What does Acts 15:33 mean?
ESV: And after they had spent some time, they were sent off in peace by the brothers to those who had sent them.
NIV: After spending some time there, they were sent off by the believers with the blessing of peace to return to those who had sent them.
NASB: After they had spent time there, they were sent away from the brothers and sisters in peace to those who had sent them out.
CSB: After spending some time there, they were sent back in peace by the brothers and sisters to those who had sent them.
NLT: They stayed for a while, and then the believers sent them back to the church in Jerusalem with a blessing of peace.
KJV: And after they had tarried there a space, they were let go in peace from the brethren unto the apostles.
Verse Commentary:
The work of the messengers from the church in Jerusalem is complete. They have delivered the letter which affirms Gentiles do not have to convert to Judaism. That is, no one needs to be circumcised and follow the Mosaic law to receive salvation from the Messiah. They have found fellowship with this Jewish-Gentile church, encouraging and strengthening them through their own gifts of prophecy (Acts 15:22–32). Now, the elders from the church in Syrian Antioch send them back to Jerusalem.

There is some confusion about who came from Jerusalem and who stayed. Only Judas Barsabbas and Silas are identified as representatives from Jerusalem (Acts 15:22), and more than one person returns to Jerusalem. Soon after, however, Silas leaves with Paul to take the letter to the other churches in Syria as well as the church plants in Galatia (Acts 15:40).

Acts 15:34 in the King James Version reads, "Notwithstanding it pleased Silas to abide there still." But the verse is not found in the earlier, more accurate sources. For this reason, the words are not included in versions such as the English Standard Version or the New American Standard Bible. Likely, Judas and Silas had assistants who returned to Jerusalem with Judas.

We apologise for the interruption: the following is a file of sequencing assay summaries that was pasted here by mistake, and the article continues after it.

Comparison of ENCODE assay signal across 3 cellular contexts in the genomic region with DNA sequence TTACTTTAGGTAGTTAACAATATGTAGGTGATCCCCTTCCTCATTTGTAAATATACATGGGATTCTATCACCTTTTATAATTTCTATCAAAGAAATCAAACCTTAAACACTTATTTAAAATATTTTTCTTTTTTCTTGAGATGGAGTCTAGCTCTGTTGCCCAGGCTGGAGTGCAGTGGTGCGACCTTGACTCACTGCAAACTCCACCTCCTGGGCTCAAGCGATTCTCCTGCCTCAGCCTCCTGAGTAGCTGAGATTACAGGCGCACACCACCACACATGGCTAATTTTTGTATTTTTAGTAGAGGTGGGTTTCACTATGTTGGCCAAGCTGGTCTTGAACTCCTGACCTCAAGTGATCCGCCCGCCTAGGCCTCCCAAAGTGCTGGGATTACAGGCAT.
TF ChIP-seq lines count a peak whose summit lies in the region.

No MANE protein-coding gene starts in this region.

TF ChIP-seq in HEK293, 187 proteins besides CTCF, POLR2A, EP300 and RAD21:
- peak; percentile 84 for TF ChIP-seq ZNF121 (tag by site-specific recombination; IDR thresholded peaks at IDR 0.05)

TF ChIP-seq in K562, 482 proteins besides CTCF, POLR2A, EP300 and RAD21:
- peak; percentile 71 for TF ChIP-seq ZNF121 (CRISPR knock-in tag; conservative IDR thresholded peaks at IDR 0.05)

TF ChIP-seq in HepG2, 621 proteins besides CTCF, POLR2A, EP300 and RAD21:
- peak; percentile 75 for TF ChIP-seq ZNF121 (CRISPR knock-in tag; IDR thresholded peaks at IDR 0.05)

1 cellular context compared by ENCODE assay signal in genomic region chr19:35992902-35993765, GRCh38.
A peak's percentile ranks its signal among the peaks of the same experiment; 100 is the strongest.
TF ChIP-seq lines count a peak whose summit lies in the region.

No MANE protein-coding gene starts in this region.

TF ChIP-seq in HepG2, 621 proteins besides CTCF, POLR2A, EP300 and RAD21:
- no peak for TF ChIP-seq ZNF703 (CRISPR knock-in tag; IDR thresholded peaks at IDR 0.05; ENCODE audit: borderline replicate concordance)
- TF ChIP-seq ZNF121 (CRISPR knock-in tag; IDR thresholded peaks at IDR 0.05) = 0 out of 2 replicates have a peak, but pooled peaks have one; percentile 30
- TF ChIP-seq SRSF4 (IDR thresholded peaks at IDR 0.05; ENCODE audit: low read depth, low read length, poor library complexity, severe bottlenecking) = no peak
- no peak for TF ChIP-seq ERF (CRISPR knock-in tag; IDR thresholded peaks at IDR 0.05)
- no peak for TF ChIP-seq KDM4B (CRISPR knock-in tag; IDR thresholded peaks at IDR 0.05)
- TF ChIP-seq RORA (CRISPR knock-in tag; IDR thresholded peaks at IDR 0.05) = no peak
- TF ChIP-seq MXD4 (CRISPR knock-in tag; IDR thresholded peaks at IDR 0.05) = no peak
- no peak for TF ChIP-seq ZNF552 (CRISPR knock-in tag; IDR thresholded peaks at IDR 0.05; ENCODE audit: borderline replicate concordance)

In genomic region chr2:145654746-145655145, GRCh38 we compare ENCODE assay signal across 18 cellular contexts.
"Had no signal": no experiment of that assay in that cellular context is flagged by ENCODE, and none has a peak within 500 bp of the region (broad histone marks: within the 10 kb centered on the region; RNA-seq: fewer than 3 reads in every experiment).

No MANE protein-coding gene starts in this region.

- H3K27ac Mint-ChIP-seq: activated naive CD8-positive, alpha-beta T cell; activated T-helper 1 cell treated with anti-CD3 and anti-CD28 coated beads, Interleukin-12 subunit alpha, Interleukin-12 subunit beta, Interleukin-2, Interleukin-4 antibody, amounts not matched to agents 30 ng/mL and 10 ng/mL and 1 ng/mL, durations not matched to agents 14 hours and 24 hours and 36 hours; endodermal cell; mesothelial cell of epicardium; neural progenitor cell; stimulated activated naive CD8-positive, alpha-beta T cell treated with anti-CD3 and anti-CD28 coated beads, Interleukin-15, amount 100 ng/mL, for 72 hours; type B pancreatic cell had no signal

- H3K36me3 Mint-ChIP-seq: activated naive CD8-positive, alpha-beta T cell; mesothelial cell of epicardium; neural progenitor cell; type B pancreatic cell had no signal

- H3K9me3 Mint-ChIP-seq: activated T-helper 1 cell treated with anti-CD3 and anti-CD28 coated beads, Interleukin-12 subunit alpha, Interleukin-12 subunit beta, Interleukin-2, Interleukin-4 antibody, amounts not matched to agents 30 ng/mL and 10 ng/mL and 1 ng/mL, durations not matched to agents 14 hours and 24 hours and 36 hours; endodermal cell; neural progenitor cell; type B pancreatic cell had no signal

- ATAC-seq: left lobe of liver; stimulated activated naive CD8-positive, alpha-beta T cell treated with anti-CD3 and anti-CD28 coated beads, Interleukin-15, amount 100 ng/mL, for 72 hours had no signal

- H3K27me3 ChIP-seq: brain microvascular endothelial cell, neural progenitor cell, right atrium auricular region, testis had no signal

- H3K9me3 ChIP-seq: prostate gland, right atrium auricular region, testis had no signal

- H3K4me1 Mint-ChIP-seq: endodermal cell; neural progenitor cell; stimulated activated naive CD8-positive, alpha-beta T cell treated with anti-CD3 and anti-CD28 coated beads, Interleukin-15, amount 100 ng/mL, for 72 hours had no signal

Regardless, the extended presence of the messengers serves its purpose. The church in Syrian Antioch is relieved to find their salvation is affirmed by the original apostles and they are encouraged by their renewed relations with the elders in Jerusalem. Their church remains a vitally important part of the early church and the development of theology in the following centuries.
Verse Context:
Acts 15:30–35 depicts the delivery of a resolution about Gentiles in the church. Jewish Christians from Judea had come to Syrian Antioch and insisted Gentile believers must first convert to Judaism. The Antiochenes took their objections to the leadership in Jerusalem. The church in Jerusalem sided with the Antiochenes, but required they make cultural concessions so Jews felt free to worship and live with them in unity (Acts 15:1–29). Now, the church in Antioch rejoices. Not only are they officially free from the Mosaic law, they are warmly unified with the apostles and the first church in Jerusalem.
Chapter Summary:
Paul and Barnabas are in Syrian Antioch, home from their first missionary journey. Legalistic Christians from Jerusalem arrive and insist Gentiles must convert to Judaism. When negotiations fail, a delegation travels to Jerusalem to request clarification from Jesus' closest students. The leadership in Jerusalem agree with Paul and Barnabas. They write a letter that Gentiles should only make concessions, mostly dietary, which will ensure unity with the Jews in their congregation. After delivering the letter to Antioch, Paul takes Silas and Barnabas takes John Mark to share the letter to other churches they have planted.
Chapter Context:
Acts chapter 15 resembles Acts 11:1–18, where Peter testified before the leadership of the church in Jerusalem. His subject was how the Holy Spirit had fallen on uncircumcised and unbaptized Gentiles. Here Paul and Barnabas also testify that Gentiles are coming to faith in Jesus without being circumcised. The issue the leadership must decide is the extent Gentiles must be responsible to follow the Mosaic law. Their decision is that the Law is in no way required to be saved, but Gentiles should graciously make concessions so their Jewish brothers and sisters feel free to live in community. This forms a partial background to the rest of Paul's missionary journeys as explained in Acts.
Book Summary:
The summary of the book of Acts is provided in Jesus' words in Acts 1:8: ''But you will receive power when the Holy Spirit has come upon you, and you will be my witnesses in Jerusalem and in all Judea and Samaria, and to the ends of the earth.'' In Acts 2:1–13, the Christ-followers receive the Holy Spirit. Acts 2:14—7:60 describes the rapid growth of the church in Jerusalem. Chapters 8—12 find Jewish persecution inadvertently spreading the gospel throughout Judea and Samaria. And in chapters 13—28, Paul and his companions spread the good news throughout the Roman Empire.
Accessed 3/1/2024 3:41:53 AM
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